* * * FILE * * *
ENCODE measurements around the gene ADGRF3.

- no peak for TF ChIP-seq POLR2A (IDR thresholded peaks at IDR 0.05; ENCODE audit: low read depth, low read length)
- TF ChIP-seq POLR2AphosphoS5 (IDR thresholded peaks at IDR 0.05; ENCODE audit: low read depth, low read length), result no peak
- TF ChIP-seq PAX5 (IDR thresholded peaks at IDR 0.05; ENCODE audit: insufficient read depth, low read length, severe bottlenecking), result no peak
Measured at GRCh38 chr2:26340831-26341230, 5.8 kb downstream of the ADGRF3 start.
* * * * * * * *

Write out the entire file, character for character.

ENCODE measurements around the gene ADGRF3.

- no peak for TF ChIP-seq POLR2A (IDR thresholded peaks at IDR 0.05; ENCODE audit: low read depth, low read length)
- TF ChIP-seq POLR2AphosphoS5 (IDR thresholded peaks at IDR 0.05; ENCODE audit: low read depth, low read length), result no peak
- TF ChIP-seq PAX5 (IDR thresholded peaks at IDR 0.05; ENCODE audit: insufficient read depth, low read length, severe bottlenecking), result no peak
Measured at GRCh38 chr2:26340831-26341230, 5.8 kb downstream of the ADGRF3 start.